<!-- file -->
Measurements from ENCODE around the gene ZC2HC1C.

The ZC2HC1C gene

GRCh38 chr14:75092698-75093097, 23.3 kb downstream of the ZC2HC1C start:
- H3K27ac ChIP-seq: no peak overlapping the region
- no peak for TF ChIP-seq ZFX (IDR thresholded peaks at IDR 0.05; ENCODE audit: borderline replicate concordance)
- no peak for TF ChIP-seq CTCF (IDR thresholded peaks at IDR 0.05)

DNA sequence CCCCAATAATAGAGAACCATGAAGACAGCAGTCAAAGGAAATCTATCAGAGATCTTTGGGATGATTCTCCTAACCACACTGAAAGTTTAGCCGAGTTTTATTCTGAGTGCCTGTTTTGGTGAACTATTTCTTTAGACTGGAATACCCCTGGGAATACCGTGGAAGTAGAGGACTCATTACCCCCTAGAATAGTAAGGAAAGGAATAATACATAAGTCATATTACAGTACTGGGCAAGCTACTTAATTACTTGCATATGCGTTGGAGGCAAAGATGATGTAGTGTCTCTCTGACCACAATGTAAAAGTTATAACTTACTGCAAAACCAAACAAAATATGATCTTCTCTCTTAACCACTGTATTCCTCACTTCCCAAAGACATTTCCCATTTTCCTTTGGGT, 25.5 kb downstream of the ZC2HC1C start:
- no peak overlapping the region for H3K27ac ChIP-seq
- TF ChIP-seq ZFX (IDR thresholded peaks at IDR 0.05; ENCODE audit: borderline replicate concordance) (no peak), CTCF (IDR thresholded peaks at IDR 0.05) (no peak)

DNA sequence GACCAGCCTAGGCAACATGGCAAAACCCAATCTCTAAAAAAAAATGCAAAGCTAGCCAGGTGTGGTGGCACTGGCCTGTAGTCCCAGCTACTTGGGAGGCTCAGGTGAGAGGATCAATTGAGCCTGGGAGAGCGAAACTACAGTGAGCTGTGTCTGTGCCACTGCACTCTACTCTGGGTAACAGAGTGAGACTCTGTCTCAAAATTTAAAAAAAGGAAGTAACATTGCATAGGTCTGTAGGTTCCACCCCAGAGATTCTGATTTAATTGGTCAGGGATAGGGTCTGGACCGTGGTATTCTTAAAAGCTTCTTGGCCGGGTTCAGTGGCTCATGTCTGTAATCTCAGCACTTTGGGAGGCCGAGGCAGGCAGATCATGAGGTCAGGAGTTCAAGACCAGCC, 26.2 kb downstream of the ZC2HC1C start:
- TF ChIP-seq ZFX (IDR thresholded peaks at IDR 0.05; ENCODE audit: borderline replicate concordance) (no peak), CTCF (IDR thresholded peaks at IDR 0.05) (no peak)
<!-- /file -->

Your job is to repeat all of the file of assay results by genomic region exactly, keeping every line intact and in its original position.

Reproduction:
Measurements from ENCODE around the gene ZC2HC1C.

The ZC2HC1C gene

GRCh38 chr14:75092698-75093097, 23.3 kb downstream of the ZC2HC1C start:
- H3K27ac ChIP-seq: no peak overlapping the region
- no peak for TF ChIP-seq ZFX (IDR thresholded peaks at IDR 0.05; ENCODE audit: borderline replicate concordance)
- no peak for TF ChIP-seq CTCF (IDR thresholded peaks at IDR 0.05)

DNA sequence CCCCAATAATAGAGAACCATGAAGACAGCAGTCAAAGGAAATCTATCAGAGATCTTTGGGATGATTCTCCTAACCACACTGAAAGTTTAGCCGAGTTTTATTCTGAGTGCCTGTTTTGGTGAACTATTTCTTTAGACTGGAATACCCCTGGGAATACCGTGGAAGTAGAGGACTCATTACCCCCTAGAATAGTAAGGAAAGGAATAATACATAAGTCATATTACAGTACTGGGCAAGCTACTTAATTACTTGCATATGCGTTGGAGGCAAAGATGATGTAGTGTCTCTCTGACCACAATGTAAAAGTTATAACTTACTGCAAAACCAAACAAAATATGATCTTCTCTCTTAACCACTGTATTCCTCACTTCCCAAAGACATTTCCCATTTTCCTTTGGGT, 25.5 kb downstream of the ZC2HC1C start:
- no peak overlapping the region for H3K27ac ChIP-seq
- TF ChIP-seq ZFX (IDR thresholded peaks at IDR 0.05; ENCODE audit: borderline replicate concordance) (no peak), CTCF (IDR thresholded peaks at IDR 0.05) (no peak)

DNA sequence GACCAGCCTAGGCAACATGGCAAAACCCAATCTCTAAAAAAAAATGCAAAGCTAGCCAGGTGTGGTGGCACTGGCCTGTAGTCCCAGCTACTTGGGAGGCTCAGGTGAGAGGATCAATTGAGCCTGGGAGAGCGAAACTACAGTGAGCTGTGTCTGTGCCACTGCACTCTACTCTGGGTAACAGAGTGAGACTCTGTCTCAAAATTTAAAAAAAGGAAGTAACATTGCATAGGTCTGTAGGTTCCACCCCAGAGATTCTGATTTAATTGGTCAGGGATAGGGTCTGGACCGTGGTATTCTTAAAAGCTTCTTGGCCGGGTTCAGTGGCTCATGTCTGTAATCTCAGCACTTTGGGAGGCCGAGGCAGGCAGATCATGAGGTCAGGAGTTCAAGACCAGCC, 26.2 kb downstream of the ZC2HC1C start:
- TF ChIP-seq ZFX (IDR thresholded peaks at IDR 0.05; ENCODE audit: borderline replicate concordance) (no peak), CTCF (IDR thresholded peaks at IDR 0.05) (no peak)